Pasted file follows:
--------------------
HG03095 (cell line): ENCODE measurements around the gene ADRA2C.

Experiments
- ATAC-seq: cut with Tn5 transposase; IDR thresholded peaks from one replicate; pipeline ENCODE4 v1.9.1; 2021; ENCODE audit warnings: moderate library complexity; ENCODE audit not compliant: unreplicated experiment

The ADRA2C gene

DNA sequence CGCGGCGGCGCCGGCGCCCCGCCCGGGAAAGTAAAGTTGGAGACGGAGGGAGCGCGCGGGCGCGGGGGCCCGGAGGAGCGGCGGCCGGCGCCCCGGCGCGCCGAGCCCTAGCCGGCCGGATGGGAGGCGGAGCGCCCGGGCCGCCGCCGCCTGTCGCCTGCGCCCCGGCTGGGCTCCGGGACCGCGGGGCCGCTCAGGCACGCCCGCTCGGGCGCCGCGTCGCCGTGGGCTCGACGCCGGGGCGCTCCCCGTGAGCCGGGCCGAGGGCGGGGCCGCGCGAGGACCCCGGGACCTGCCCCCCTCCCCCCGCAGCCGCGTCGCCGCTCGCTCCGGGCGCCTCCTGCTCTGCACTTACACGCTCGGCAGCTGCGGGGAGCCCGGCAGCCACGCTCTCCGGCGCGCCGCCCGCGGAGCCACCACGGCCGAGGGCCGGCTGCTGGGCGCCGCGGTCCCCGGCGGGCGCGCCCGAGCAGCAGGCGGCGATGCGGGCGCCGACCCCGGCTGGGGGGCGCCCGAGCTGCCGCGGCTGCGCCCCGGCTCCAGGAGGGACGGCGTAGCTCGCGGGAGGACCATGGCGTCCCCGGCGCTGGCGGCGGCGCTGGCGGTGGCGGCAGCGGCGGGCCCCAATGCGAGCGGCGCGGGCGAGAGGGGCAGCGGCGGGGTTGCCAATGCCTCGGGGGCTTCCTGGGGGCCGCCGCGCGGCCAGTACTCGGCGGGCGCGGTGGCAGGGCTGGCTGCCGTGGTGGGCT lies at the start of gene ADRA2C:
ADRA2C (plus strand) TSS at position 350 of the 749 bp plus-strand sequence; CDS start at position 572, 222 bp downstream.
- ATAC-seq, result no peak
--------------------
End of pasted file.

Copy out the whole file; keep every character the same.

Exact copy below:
HG03095 (cell line): ENCODE measurements around the gene ADRA2C.

Experiments
- ATAC-seq: cut with Tn5 transposase; IDR thresholded peaks from one replicate; pipeline ENCODE4 v1.9.1; 2021; ENCODE audit warnings: moderate library complexity; ENCODE audit not compliant: unreplicated experiment

The ADRA2C gene

DNA sequence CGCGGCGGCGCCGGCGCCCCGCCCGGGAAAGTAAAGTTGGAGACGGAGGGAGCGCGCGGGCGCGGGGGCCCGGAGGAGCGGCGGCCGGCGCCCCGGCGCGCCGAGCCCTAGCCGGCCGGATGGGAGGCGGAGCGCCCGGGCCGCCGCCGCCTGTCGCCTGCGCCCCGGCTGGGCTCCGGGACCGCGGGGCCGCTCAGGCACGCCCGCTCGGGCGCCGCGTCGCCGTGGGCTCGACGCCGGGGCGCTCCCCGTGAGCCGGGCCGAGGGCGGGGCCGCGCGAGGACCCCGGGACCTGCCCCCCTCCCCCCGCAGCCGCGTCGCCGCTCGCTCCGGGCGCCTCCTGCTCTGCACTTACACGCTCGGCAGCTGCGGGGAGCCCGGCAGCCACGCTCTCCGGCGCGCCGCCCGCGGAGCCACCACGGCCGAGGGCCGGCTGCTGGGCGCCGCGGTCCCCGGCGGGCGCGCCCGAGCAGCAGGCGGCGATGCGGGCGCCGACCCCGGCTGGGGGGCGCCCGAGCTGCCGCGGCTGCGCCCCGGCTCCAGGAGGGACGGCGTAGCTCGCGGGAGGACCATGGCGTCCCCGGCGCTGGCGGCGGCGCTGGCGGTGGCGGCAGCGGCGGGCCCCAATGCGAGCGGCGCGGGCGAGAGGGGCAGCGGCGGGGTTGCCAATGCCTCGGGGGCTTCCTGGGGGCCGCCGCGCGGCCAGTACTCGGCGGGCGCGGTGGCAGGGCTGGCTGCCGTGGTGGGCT lies at the start of gene ADRA2C:
ADRA2C (plus strand) TSS at position 350 of the 749 bp plus-strand sequence; CDS start at position 572, 222 bp downstream.
- ATAC-seq, result no peak